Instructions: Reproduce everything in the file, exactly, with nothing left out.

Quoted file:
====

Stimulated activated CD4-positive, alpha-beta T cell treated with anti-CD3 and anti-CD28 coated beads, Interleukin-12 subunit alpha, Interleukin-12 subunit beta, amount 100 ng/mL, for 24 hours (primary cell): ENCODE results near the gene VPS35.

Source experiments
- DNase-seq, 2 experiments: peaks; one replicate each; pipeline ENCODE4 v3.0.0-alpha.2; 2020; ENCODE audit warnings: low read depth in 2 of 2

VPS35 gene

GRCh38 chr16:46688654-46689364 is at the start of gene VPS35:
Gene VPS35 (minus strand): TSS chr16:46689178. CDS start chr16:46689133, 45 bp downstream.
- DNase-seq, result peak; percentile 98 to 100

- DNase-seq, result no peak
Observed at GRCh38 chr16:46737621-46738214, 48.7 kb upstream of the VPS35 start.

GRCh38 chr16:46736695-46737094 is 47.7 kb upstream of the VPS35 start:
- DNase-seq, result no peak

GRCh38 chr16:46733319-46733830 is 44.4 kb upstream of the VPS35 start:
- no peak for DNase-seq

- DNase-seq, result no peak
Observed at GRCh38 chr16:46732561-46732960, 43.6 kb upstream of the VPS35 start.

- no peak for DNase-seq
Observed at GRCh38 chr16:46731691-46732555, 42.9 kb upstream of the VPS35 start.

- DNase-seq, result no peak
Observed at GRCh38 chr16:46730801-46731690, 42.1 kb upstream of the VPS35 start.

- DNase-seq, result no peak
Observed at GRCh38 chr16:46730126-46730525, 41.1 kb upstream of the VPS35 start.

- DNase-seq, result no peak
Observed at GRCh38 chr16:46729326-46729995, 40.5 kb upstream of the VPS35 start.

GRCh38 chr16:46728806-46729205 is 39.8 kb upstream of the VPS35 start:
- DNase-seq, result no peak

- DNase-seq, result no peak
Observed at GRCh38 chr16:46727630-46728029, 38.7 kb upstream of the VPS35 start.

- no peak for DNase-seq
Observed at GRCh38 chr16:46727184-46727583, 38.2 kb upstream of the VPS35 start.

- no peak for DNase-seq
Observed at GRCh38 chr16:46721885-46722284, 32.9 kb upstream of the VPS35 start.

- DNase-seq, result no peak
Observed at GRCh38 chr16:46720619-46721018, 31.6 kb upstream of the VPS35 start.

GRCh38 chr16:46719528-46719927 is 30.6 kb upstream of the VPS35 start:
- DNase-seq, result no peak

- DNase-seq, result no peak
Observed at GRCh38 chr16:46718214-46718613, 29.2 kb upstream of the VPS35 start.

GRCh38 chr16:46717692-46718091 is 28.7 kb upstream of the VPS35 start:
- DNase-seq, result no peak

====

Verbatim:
Stimulated activated CD4-positive, alpha-beta T cell treated with anti-CD3 and anti-CD28 coated beads, Interleukin-12 subunit alpha, Interleukin-12 subunit beta, amount 100 ng/mL, for 24 hours (primary cell): ENCODE results near the gene VPS35.

Source experiments
- DNase-seq, 2 experiments: peaks; one replicate each; pipeline ENCODE4 v3.0.0-alpha.2; 2020; ENCODE audit warnings: low read depth in 2 of 2

VPS35 gene

GRCh38 chr16:46688654-46689364 is at the start of gene VPS35:
Gene VPS35 (minus strand): TSS chr16:46689178. CDS start chr16:46689133, 45 bp downstream.
- DNase-seq, result peak; percentile 98 to 100

- DNase-seq, result no peak
Observed at GRCh38 chr16:46737621-46738214, 48.7 kb upstream of the VPS35 start.

GRCh38 chr16:46736695-46737094 is 47.7 kb upstream of the VPS35 start:
- DNase-seq, result no peak

GRCh38 chr16:46733319-46733830 is 44.4 kb upstream of the VPS35 start:
- no peak for DNase-seq

- DNase-seq, result no peak
Observed at GRCh38 chr16:46732561-46732960, 43.6 kb upstream of the VPS35 start.

- no peak for DNase-seq
Observed at GRCh38 chr16:46731691-46732555, 42.9 kb upstream of the VPS35 start.

- DNase-seq, result no peak
Observed at GRCh38 chr16:46730801-46731690, 42.1 kb upstream of the VPS35 start.

- DNase-seq, result no peak
Observed at GRCh38 chr16:46730126-46730525, 41.1 kb upstream of the VPS35 start.

- DNase-seq, result no peak
Observed at GRCh38 chr16:46729326-46729995, 40.5 kb upstream of the VPS35 start.

GRCh38 chr16:46728806-46729205 is 39.8 kb upstream of the VPS35 start:
- DNase-seq, result no peak

- DNase-seq, result no peak
Observed at GRCh38 chr16:46727630-46728029, 38.7 kb upstream of the VPS35 start.

- no peak for DNase-seq
Observed at GRCh38 chr16:46727184-46727583, 38.2 kb upstream of the VPS35 start.

- no peak for DNase-seq
Observed at GRCh38 chr16:46721885-46722284, 32.9 kb upstream of the VPS35 start.

- DNase-seq, result no peak
Observed at GRCh38 chr16:46720619-46721018, 31.6 kb upstream of the VPS35 start.

GRCh38 chr16:46719528-46719927 is 30.6 kb upstream of the VPS35 start:
- DNase-seq, result no peak

- DNase-seq, result no peak
Observed at GRCh38 chr16:46718214-46718613, 29.2 kb upstream of the VPS35 start.

GRCh38 chr16:46717692-46718091 is 28.7 kb upstream of the VPS35 start:
- DNase-seq, result no peak